Oklahoma has cold winters and hot summers. January temperatures range from -10 (C) to -40. By May it is warming up to the mid 20s, and August can go into the mid 30s. September is cooler, and October temperatures range from the 10s to low 20s.Typical Oklahoma weather is dry and sunny. Precipitation varies from about 38cm in the panhandle to over 127cm in the southeast. Oklahoma City gets about 23cm of snowfall and is one of the windiest cities in the U.S.Most of Oklahoma’s severe weather is in the form of high winds. Oklahoma is in the tornado alley, and the peak tornado season is March to May.
When to fly to Oklahoma
May through September is the high season and when most travellers book flights to Oklahoma.
Oklahoma City has the Festival of the Arts in April, the Charlie Christian Jazz Festival and Red Earth Native American Cultural Festival in June, and the World Championship Quarter Horse Show in November.
The Oklahoma State Fair draws crowds from September to October.
In spring you can get to most attractions with fewer crowds and lower prices on Ohio flights and hotels. Fall is also a good time to visit. It may take some searching, but you can find things to do in winter.
Getting around Oklahoma
To explore Oklahoma you need a car, but what better way to go down Route 66. There is train service to Oklahoma City, and bus service to the major cities, but little to the rest of the state.
Oklahoma City has the Metro Transit rubber-tire trolleys that loop the downtown area and go between downtown and several hotels. There is also a bus service that will take you to most destinations. Tulsa has some local bus service and a self-guided walking tour of downtown.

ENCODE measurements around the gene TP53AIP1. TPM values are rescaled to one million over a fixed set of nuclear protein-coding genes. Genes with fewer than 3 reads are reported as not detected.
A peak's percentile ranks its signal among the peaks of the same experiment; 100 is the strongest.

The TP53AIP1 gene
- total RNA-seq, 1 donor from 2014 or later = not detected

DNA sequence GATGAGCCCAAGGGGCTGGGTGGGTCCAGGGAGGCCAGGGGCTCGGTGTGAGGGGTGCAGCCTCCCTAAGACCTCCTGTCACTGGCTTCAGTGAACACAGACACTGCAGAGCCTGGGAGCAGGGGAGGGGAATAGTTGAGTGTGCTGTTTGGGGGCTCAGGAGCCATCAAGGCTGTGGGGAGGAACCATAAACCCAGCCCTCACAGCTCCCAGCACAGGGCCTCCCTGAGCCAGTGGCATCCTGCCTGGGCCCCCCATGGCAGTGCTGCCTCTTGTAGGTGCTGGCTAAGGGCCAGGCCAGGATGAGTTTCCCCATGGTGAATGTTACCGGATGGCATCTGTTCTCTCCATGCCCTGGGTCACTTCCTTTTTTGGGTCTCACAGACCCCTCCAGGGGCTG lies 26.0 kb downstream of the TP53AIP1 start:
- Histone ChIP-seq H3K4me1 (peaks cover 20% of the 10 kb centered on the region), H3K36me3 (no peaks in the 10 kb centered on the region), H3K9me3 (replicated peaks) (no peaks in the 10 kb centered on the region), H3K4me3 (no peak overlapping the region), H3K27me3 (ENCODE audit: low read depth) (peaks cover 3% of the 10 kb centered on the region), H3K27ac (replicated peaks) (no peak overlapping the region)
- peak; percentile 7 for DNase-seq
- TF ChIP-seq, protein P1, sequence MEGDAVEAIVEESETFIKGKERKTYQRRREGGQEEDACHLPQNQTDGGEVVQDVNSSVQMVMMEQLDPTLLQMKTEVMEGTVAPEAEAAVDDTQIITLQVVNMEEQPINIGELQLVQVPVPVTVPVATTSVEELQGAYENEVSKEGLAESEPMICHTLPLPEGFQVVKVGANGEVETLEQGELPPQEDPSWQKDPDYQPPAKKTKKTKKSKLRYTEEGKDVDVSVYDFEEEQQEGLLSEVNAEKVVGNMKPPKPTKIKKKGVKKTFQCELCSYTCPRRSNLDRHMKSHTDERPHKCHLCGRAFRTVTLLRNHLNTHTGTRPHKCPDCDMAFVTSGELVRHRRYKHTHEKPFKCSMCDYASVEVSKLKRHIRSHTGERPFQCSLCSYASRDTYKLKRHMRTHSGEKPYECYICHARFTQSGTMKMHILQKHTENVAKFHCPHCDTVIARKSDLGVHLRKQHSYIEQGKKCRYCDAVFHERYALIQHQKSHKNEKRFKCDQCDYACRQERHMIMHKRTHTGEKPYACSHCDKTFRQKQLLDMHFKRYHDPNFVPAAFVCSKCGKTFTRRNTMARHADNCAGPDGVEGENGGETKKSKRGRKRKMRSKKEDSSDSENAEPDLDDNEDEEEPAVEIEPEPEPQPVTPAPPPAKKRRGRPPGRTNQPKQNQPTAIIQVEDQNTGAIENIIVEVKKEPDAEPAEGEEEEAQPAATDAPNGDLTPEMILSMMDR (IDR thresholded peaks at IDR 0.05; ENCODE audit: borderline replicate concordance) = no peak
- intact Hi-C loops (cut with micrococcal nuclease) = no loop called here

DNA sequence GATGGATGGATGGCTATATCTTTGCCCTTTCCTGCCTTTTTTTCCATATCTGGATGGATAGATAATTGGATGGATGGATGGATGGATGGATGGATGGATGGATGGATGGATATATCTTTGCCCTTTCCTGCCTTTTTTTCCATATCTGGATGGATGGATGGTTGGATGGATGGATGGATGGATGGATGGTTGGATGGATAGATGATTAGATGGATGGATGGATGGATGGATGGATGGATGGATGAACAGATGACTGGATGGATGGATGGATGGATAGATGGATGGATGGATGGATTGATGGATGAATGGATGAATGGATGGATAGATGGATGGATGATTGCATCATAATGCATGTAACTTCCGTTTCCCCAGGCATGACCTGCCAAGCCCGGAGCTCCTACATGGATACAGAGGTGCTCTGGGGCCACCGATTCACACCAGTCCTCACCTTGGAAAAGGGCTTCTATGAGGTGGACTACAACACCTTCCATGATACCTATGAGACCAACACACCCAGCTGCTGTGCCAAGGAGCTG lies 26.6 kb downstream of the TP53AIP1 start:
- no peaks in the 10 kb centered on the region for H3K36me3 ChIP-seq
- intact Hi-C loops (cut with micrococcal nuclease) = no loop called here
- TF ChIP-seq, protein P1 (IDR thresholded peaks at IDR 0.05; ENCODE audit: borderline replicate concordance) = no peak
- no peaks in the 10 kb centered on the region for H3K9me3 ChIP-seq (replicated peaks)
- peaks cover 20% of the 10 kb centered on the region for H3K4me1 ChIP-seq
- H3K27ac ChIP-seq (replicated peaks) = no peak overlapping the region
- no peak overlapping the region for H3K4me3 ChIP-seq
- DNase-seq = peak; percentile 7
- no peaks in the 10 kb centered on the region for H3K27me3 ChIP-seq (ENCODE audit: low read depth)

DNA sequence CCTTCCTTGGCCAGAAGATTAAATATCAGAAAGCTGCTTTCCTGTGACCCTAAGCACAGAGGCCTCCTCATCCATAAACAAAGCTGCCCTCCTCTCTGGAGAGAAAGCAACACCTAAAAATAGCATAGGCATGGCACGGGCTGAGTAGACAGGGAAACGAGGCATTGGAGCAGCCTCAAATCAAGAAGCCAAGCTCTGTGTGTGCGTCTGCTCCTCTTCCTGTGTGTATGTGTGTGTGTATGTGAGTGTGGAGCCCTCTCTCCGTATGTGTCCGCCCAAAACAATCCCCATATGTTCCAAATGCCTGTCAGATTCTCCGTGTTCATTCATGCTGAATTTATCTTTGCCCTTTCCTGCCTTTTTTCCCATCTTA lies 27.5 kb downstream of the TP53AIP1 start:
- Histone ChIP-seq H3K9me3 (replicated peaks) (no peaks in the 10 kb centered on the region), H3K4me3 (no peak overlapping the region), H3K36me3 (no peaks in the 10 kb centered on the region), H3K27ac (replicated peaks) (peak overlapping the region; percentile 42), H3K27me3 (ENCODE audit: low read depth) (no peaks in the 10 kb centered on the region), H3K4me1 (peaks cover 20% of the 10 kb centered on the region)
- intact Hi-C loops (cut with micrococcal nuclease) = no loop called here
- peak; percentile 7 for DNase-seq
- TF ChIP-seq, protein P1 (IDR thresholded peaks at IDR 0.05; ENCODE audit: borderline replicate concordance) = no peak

If hiking, biking, and horseback riding are your preferred mode of transit, there are urban, mountain, pine wood, and prairie trails. With all the lakes and waterways, boating, rafting, and kayaking are also popular.
Oklahoma insider information
- It ended here: the Trail of Tears, the forced march, ended at Tahlequah. The Cherokee Heritage Centre incorporates the Cherokee National Museum and Tsa La Gi Ancient Village. Muskogee is where the Five Civilized Tribes Museum is. The tribes are the Cherokee, Chickasaw, Choctaw, Creek and Seminole. For souvenirs such as Indian jewellery, T-shirts, moccasins, rugs, pottery, Indian art, Pendleton blankets, beads and craft supplies, Lyon's Indian Store in Tulsa has been in operation since 1916. Tulsa is also the home of Gilcrease Museum, which houses the world's largest, most comprehensive collection of American Western and Native American art, artifacts, manuscripts, documents, and maps.
- Indian City U.S.A. in Anadarko was established in 1954. It was designed as an outdoor museum of reconstructed American Indian Villages to provide an insight into the routines, religious beliefs, and social life of the First Nations peoples.
- The National Wrestling Hall of Fame and Museum is in Stillwater. It promises that you will “feel the heat, smell the sweat and experience the excitement of ancient and modern wrestling”.
- Fishing and water sports are very popular on Oklahoma’s lakes. The state has about 200 lakes. The largest is Eufaula Lake. Water sports available include boating and canoeing, kite surfing, parasailing, water/jet skiing and scuba diving.
- The Tallgrass Prairie Preserve is said to be the largest protected remnant of tallgrass prairie left in the world. Tallgrass prairie originally covered 400,000 square miles in the U.S., but with urban sprawl and agriculture, less than 4 per cent remains. In 1996, the Government created this reserve of nearly 11,000 acres. More than 2,000 bison roam free on the land and a "patch-burn" model approach to prescribed burning protects the ecosystem.